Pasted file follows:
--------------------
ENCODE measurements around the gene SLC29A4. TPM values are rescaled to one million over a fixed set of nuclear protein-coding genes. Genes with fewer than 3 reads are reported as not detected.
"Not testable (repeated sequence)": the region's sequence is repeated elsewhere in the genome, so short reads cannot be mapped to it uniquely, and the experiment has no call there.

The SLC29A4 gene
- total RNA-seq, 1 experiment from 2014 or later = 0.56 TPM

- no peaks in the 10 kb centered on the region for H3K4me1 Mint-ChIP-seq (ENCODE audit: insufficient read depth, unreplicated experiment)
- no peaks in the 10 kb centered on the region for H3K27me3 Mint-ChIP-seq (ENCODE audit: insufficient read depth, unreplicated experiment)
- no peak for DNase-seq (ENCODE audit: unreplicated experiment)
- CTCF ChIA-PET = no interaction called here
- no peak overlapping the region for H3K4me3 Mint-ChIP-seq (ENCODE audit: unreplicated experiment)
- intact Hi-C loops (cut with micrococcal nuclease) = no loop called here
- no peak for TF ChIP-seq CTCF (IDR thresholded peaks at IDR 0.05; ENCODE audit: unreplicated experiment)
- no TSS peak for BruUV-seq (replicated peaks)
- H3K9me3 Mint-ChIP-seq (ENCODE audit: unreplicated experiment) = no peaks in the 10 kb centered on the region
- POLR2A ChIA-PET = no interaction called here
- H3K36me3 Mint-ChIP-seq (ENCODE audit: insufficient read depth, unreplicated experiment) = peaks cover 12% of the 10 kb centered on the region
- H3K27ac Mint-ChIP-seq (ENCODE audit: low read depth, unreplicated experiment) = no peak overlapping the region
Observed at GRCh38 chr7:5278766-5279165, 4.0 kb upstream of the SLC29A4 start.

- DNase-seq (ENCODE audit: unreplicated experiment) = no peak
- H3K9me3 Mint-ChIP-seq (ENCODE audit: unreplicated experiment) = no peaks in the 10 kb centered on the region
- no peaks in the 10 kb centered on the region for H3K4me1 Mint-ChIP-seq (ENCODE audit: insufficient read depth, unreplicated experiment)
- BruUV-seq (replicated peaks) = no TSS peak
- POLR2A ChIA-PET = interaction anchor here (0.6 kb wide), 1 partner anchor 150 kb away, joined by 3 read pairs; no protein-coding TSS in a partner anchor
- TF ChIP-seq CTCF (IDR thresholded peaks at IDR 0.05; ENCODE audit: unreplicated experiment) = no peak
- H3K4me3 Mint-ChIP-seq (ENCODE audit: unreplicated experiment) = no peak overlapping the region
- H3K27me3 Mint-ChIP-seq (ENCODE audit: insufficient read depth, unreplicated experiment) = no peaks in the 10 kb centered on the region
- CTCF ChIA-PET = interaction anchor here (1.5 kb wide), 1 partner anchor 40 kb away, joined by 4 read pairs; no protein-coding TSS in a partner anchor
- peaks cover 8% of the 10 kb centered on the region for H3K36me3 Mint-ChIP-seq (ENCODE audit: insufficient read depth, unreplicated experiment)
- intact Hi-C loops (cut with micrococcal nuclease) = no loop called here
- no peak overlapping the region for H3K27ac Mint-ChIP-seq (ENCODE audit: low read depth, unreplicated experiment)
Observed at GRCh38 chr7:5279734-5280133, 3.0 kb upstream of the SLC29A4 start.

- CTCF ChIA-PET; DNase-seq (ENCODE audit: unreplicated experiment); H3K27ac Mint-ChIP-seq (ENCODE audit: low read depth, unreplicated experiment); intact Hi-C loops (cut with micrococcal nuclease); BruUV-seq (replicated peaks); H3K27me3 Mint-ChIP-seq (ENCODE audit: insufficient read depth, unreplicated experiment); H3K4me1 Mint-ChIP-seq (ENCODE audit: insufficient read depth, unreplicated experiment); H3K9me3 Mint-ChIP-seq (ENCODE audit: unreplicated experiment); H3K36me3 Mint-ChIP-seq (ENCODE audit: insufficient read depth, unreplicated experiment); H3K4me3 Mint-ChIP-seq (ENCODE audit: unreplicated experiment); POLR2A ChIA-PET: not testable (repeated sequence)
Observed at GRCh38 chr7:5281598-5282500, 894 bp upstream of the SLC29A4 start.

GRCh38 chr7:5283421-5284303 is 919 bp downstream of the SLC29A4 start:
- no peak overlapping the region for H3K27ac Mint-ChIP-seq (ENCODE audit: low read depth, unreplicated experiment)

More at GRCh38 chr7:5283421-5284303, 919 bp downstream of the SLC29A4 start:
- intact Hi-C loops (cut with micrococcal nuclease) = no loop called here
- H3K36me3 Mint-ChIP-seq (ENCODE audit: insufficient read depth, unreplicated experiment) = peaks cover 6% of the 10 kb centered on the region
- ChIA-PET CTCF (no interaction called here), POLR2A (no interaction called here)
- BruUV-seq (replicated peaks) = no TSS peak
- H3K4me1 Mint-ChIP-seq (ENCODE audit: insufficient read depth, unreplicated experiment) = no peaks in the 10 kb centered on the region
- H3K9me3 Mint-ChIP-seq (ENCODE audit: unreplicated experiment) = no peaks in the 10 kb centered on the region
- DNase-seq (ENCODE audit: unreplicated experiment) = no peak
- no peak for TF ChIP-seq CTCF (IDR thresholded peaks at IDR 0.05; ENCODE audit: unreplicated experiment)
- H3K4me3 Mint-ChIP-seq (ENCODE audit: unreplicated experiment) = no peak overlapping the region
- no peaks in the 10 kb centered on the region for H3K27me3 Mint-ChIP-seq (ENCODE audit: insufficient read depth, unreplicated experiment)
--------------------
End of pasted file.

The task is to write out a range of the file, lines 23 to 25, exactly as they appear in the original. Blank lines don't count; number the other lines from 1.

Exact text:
- TF ChIP-seq CTCF (IDR thresholded peaks at IDR 0.05; ENCODE audit: unreplicated experiment) = no peak
- H3K4me3 Mint-ChIP-seq (ENCODE audit: unreplicated experiment) = no peak overlapping the region
- H3K27me3 Mint-ChIP-seq (ENCODE audit: insufficient read depth, unreplicated experiment) = no peaks in the 10 kb centered on the region